This one is set in a school for young witches, but if you're thinking an X-men variant, forget it. There are only four students. The head is generally well meaning but her mother is the Supreme witch and is played by Jessica Lange with such intensity that no-one in their right mind would even want to be in the same city as her. Cathy Bates plays a slave owner/madame given eternal life and then buried alive for 180 years until Lange digs her up and makes her the slave of the obese black teenage witch. Angela Bassett is Marie Laveau who wasn't buried alive, still flourishes and whose mortal enemy is the ruthless Lange. I can't begin to summarise the actual plot as it changes every five minutes.
In a way, this show does what true horror should do -it unnerves and it disturbs, it goes into truly dark places which is something rare in modern horror no matter how gory. ****
If you see this woman, run!
The Day Of The Doctor. Well, it is what it is. There's no point to criticising it except by the standards and conventions the show has set itself. There's no point in criticising if you don't like the show because what you see as flaws could be examples of writer/produced Stephen Moffett's genius to someone who does. There's also no point whatsoever in criticising it for its use of science which has always been bibble-bibble, the deus ex machina rabbit out of a hat with one mighty bound he was free and if you can't swallow that, go watch The Sky At Night instead.
Apart from wrapping up loose ends, bringing together strands and bringing them to a resolution, there is a feast of references -some obvious, some subtle, some downright obscure- for fans of the show. One minute it's Monty Python, the next it's the human dilemma and knowing what is the right thing to do.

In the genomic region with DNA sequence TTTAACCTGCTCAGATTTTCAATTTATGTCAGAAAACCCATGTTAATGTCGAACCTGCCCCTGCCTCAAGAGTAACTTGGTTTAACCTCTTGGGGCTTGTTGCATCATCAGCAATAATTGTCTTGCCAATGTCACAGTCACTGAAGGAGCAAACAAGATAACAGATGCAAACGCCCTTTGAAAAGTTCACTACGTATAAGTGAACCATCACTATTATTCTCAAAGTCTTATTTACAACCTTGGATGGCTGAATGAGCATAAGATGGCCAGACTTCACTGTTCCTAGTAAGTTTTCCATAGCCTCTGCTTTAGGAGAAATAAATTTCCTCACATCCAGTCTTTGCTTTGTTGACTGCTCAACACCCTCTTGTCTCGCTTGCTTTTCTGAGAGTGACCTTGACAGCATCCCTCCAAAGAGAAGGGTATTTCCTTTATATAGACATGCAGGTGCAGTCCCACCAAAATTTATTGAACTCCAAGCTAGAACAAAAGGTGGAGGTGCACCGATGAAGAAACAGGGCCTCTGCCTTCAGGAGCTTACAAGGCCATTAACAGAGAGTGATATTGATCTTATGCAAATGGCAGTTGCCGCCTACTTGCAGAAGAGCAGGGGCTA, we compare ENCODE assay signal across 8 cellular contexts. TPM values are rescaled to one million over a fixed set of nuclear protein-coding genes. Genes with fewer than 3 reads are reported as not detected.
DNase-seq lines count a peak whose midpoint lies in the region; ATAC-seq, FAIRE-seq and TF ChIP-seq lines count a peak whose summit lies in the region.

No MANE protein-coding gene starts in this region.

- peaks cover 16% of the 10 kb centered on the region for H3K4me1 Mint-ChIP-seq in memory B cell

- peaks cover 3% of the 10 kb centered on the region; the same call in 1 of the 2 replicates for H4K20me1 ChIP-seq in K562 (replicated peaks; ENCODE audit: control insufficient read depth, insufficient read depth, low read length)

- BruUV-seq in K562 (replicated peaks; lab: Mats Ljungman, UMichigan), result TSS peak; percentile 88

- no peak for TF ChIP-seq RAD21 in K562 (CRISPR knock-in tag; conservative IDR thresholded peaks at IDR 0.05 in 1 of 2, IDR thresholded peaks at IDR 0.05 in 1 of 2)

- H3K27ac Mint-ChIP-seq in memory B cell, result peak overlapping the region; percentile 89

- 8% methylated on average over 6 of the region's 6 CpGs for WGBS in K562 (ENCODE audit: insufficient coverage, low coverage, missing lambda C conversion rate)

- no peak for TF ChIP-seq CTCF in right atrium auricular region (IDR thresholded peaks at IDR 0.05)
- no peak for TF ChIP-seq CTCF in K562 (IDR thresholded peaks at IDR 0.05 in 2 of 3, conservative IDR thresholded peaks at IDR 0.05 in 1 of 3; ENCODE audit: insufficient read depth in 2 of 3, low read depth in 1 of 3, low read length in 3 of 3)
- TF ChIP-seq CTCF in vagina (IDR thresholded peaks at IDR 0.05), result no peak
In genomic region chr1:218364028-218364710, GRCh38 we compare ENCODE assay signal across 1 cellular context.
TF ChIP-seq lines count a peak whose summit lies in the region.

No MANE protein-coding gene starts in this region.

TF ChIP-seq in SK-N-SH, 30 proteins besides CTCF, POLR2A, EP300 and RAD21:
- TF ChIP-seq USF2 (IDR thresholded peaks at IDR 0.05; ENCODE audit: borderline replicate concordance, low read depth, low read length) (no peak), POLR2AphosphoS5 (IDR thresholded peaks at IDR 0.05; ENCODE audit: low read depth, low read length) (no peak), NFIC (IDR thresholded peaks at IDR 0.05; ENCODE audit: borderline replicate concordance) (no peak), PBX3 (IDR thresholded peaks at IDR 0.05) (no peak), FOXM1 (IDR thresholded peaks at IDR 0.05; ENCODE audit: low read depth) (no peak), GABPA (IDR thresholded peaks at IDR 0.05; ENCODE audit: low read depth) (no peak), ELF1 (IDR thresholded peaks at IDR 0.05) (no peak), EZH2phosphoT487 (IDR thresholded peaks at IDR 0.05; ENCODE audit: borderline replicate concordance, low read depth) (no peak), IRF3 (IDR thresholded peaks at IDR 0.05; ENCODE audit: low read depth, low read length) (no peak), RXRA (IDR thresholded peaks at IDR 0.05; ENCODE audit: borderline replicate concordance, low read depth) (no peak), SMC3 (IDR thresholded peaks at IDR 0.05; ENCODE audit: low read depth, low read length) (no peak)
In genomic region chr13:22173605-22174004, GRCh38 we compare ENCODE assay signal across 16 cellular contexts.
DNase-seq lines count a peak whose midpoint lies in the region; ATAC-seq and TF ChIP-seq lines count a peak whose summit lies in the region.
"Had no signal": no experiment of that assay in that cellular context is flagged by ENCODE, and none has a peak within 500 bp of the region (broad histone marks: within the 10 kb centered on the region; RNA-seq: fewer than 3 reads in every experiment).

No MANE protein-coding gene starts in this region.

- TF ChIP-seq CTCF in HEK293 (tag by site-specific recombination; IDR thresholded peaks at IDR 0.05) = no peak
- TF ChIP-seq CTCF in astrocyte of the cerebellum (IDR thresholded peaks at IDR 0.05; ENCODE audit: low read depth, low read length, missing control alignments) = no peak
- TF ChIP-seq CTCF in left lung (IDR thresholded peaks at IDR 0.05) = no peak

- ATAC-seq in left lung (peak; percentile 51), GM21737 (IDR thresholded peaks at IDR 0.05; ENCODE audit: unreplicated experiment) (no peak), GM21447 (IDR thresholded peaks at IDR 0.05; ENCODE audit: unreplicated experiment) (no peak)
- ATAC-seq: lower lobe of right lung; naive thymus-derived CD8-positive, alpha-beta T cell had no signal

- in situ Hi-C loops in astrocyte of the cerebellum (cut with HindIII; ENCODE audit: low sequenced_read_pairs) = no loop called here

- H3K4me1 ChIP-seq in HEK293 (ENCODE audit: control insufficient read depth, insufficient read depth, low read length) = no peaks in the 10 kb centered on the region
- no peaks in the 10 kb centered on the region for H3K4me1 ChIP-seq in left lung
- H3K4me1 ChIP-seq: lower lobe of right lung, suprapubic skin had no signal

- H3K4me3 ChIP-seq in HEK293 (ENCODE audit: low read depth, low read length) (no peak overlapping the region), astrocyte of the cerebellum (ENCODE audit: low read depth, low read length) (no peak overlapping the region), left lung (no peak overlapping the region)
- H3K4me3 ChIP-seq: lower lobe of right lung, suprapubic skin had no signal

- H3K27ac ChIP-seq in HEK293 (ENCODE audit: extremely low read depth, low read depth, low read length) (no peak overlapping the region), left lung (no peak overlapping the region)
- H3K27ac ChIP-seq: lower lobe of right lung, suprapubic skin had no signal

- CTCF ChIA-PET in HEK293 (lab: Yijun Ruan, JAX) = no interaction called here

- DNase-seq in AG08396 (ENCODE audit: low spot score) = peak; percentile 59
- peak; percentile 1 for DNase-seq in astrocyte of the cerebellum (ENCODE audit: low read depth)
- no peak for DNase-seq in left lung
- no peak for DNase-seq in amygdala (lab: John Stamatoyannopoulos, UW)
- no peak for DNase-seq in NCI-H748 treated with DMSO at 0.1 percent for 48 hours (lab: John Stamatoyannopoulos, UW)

All that remains to say are: John Hurt was amazing as the War Doctor; and, I just loved it.
And if you haven't seen this show, watch it on BBC's Iplayer.
If you have any interest in the early history of British television, if you like dramas based on actual events, if you're interested in Doctor Who, or just like British actors acting brilliantly, watch this now.
In case you haven't heard (and I can't imagine regular readers of this blog not doing so), this is about the creation and early years of Dr.Who. It's how an extrovert Canadian showman got a minuscule budget science fiction kids show on tv, made a pushy female Jew the producer, and put a wog as its director. In the white upper class male patrician BBC this was unheard of. Verity Lambert and Waris Hussein (for it was them) got a grumpy middle-aged chain smoking actor with a chip on his shoulder as the elderly lead, put it together with materials like Blue Peter sticky black plastic and cardboard, and made it an enormous success.
And that is the story. It's also brilliantly done on every level. From its recreation of the BBC of the early sixties, the wonderful cast, a masterly script by Mark Gatiss (possibly the best thing he's ever done), and surely at the least a Bafta award nomination for David Bradley as that vulnerable curmudgeon William Hartnell.
Simply a breathtaking piece of drama that makes the license fee worth every penny.
I did see the first episode at the time and still remember it (vaguely). I also never missed one for many years after that.